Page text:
Meet the client: Anurag Verma – ADC

Anurag Verma, chair of the Rural Urban Synthesis Society, has been instrumental in delivering a sustainable neighbourhood for its community in Lewisham. Verma talks to AT about the process of bringing the project to fruition and what’s next for the Community Land Trust.

Why was the Rural Urban Synthesis Society (RUSS) set up and what does your role entail?

The impetus came, when Kareem Dayes, a founding member of our community assisted his father with the retrofit of their self-built family house at Walters Way, a self-build development in Lewisham built in the 1980s. This involved installing a ground source heat pump, underfloor heating, PV’s and triple glazed windows. Seeing the benefits of both micro-generation and self-building planted the seed of sustainable energy and food production in his mind. Shortly after, in 2009, a group of half a dozen people sitting around the dinner table began thinking about sustainable development and the housing crisis. Over conversations the vision of creating sustainable neighbourhoods designed, built, and managed by its community took shape. This was the beginning of RUSS.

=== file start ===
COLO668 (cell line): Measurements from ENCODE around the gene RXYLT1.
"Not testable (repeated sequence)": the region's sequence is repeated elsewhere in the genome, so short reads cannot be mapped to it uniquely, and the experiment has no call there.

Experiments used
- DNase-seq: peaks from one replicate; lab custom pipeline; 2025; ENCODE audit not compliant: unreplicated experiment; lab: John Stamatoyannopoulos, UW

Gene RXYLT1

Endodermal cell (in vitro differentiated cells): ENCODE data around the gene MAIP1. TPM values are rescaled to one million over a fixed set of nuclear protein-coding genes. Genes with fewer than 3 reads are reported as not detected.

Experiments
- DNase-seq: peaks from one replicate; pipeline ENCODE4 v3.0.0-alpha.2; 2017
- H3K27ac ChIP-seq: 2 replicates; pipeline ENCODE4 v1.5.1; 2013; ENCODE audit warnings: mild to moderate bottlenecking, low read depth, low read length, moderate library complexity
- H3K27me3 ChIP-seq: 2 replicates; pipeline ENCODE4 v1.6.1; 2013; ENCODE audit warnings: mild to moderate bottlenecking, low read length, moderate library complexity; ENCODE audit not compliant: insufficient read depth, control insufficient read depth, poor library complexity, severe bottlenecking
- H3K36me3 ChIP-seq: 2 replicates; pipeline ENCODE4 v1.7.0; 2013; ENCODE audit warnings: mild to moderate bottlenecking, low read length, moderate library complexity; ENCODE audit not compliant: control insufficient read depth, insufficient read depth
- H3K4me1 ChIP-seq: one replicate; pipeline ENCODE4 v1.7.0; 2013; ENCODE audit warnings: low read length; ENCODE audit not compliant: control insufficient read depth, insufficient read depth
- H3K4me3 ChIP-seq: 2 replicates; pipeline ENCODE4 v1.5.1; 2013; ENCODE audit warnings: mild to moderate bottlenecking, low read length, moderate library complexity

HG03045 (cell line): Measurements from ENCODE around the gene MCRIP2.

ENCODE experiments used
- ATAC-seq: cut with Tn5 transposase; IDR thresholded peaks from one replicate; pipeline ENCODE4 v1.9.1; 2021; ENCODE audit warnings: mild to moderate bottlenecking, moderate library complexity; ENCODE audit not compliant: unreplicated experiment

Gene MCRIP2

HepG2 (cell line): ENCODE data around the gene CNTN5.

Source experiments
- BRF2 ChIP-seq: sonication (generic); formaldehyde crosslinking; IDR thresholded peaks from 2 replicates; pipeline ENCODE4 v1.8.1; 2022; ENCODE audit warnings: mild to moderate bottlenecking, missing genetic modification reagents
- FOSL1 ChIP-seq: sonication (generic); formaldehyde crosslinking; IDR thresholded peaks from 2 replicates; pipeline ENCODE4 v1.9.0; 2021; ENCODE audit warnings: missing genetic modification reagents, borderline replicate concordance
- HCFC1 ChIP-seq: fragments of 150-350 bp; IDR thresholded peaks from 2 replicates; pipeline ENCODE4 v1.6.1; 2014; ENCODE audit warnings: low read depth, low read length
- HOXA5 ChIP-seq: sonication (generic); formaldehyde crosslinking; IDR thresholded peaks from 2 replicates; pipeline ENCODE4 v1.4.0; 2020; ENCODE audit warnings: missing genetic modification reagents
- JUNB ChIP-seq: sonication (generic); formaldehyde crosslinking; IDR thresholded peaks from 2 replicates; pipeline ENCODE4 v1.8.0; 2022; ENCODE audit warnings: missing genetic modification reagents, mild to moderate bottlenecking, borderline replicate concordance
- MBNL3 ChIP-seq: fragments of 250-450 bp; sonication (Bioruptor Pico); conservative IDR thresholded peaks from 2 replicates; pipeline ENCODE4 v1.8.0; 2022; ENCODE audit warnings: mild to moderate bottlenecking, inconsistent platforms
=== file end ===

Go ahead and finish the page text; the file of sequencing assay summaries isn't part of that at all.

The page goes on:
As the chair of RUSS, my role is to lead RUSS collaboratively with the Board of Trustees and active members ensuring that we provide an aspirational future vision underpinned by a deliverable strategy and business plan. The chair is also responsible for maintaining relationships with existing stakeholders and cultivating beneficial relationships for RUSS. I am a guardian of RUSS’ rules and principles, help steer RUSS through its projects and have oversight over the complex funding arrangements that make Church Grove possible. In particular working in a collaborative manner with our stakeholders. Finally, I am expected to champion Community Land Trusts and in particular the RUSS community led development model.